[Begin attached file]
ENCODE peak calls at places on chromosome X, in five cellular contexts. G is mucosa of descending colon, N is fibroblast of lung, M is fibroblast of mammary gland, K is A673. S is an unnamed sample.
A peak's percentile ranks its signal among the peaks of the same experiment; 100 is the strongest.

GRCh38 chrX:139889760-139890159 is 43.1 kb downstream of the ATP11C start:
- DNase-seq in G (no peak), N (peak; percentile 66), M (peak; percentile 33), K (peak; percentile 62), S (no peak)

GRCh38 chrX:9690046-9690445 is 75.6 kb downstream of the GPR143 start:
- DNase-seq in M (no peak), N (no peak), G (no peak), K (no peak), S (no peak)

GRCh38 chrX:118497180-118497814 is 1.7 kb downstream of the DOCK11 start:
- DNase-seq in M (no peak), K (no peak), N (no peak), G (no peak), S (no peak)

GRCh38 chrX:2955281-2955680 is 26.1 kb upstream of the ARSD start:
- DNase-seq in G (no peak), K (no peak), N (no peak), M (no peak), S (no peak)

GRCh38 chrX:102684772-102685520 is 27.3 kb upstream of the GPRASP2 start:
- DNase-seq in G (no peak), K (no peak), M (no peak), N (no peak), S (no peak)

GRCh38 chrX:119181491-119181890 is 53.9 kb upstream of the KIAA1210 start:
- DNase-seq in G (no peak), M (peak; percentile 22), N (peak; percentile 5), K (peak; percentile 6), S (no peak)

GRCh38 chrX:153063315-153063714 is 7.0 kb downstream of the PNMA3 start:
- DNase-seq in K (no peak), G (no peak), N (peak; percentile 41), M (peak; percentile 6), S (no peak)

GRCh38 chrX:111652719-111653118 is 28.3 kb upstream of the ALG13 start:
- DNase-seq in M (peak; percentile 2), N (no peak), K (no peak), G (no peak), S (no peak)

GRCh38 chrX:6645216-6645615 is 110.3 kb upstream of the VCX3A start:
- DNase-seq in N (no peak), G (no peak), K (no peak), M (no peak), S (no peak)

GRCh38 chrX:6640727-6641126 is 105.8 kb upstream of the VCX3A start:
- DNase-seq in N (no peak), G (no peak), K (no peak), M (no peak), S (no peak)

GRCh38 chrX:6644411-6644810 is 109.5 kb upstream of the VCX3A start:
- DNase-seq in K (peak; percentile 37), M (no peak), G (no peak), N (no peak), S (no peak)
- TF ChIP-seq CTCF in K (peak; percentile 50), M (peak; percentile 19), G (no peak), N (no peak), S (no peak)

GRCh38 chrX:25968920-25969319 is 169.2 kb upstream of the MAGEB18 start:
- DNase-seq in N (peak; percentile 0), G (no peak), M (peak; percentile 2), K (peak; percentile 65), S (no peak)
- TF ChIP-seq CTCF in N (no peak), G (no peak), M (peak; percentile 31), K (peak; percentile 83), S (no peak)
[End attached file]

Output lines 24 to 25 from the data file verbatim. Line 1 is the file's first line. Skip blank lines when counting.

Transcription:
- DNase-seq in K (peak; percentile 37), M (no peak), G (no peak), N (no peak), S (no peak)
- TF ChIP-seq CTCF in K (peak; percentile 50), M (peak; percentile 19), G (no peak), N (no peak), S (no peak)